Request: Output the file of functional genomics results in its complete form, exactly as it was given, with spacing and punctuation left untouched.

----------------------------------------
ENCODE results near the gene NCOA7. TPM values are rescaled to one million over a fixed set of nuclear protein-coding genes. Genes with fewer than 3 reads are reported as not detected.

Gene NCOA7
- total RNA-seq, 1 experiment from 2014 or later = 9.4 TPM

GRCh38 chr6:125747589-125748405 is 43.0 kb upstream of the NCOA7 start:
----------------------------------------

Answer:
ENCODE results near the gene NCOA7. TPM values are rescaled to one million over a fixed set of nuclear protein-coding genes. Genes with fewer than 3 reads are reported as not detected.

Gene NCOA7
- total RNA-seq, 1 experiment from 2014 or later = 9.4 TPM

GRCh38 chr6:125747589-125748405 is 43.0 kb upstream of the NCOA7 start: